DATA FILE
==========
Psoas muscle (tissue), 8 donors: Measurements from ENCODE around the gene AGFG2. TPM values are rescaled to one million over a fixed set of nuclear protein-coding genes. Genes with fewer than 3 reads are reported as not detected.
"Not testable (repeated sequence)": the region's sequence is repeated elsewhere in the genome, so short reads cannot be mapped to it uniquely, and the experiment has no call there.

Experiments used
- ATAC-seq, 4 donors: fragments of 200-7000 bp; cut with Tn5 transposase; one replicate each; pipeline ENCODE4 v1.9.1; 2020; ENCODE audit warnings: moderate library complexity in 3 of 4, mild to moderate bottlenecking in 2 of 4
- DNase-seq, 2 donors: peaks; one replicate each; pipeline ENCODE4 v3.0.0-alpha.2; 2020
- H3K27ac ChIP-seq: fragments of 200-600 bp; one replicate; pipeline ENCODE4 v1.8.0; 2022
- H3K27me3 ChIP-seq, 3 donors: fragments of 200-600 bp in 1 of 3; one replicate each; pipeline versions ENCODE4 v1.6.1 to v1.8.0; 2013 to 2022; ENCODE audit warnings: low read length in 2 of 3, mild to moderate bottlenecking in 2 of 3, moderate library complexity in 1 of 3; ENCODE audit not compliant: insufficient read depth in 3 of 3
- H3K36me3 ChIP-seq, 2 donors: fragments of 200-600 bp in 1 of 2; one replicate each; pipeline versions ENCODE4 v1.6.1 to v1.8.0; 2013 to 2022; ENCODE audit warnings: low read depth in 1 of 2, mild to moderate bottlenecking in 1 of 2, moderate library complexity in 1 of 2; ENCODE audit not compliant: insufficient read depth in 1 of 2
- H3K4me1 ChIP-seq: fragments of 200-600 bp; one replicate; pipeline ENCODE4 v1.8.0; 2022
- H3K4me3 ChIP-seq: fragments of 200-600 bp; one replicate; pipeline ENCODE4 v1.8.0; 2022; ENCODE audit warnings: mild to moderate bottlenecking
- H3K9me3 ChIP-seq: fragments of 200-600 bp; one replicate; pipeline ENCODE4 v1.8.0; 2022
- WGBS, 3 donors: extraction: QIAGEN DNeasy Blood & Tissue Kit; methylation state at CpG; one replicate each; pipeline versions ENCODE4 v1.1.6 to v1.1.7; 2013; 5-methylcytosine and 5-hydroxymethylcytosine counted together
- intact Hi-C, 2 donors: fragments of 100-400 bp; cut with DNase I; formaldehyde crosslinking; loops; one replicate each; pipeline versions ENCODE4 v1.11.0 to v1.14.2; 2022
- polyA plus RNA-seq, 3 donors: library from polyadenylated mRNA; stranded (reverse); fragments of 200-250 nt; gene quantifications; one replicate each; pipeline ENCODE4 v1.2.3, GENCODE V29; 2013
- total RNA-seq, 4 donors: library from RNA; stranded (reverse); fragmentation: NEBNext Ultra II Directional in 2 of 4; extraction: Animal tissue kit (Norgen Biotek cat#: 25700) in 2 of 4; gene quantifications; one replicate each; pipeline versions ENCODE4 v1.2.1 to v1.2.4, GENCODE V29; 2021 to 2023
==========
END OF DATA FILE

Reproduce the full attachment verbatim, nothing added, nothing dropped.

Psoas muscle (tissue), 8 donors: Measurements from ENCODE around the gene AGFG2. TPM values are rescaled to one million over a fixed set of nuclear protein-coding genes. Genes with fewer than 3 reads are reported as not detected.
"Not testable (repeated sequence)": the region's sequence is repeated elsewhere in the genome, so short reads cannot be mapped to it uniquely, and the experiment has no call there.

Experiments used
- ATAC-seq, 4 donors: fragments of 200-7000 bp; cut with Tn5 transposase; one replicate each; pipeline ENCODE4 v1.9.1; 2020; ENCODE audit warnings: moderate library complexity in 3 of 4, mild to moderate bottlenecking in 2 of 4
- DNase-seq, 2 donors: peaks; one replicate each; pipeline ENCODE4 v3.0.0-alpha.2; 2020
- H3K27ac ChIP-seq: fragments of 200-600 bp; one replicate; pipeline ENCODE4 v1.8.0; 2022
- H3K27me3 ChIP-seq, 3 donors: fragments of 200-600 bp in 1 of 3; one replicate each; pipeline versions ENCODE4 v1.6.1 to v1.8.0; 2013 to 2022; ENCODE audit warnings: low read length in 2 of 3, mild to moderate bottlenecking in 2 of 3, moderate library complexity in 1 of 3; ENCODE audit not compliant: insufficient read depth in 3 of 3
- H3K36me3 ChIP-seq, 2 donors: fragments of 200-600 bp in 1 of 2; one replicate each; pipeline versions ENCODE4 v1.6.1 to v1.8.0; 2013 to 2022; ENCODE audit warnings: low read depth in 1 of 2, mild to moderate bottlenecking in 1 of 2, moderate library complexity in 1 of 2; ENCODE audit not compliant: insufficient read depth in 1 of 2
- H3K4me1 ChIP-seq: fragments of 200-600 bp; one replicate; pipeline ENCODE4 v1.8.0; 2022
- H3K4me3 ChIP-seq: fragments of 200-600 bp; one replicate; pipeline ENCODE4 v1.8.0; 2022; ENCODE audit warnings: mild to moderate bottlenecking
- H3K9me3 ChIP-seq: fragments of 200-600 bp; one replicate; pipeline ENCODE4 v1.8.0; 2022
- WGBS, 3 donors: extraction: QIAGEN DNeasy Blood & Tissue Kit; methylation state at CpG; one replicate each; pipeline versions ENCODE4 v1.1.6 to v1.1.7; 2013; 5-methylcytosine and 5-hydroxymethylcytosine counted together
- intact Hi-C, 2 donors: fragments of 100-400 bp; cut with DNase I; formaldehyde crosslinking; loops; one replicate each; pipeline versions ENCODE4 v1.11.0 to v1.14.2; 2022
- polyA plus RNA-seq, 3 donors: library from polyadenylated mRNA; stranded (reverse); fragments of 200-250 nt; gene quantifications; one replicate each; pipeline ENCODE4 v1.2.3, GENCODE V29; 2013
- total RNA-seq, 4 donors: library from RNA; stranded (reverse); fragmentation: NEBNext Ultra II Directional in 2 of 4; extraction: Animal tissue kit (Norgen Biotek cat#: 25700) in 2 of 4; gene quantifications; one replicate each; pipeline versions ENCODE4 v1.2.1 to v1.2.4, GENCODE V29; 2021 to 2023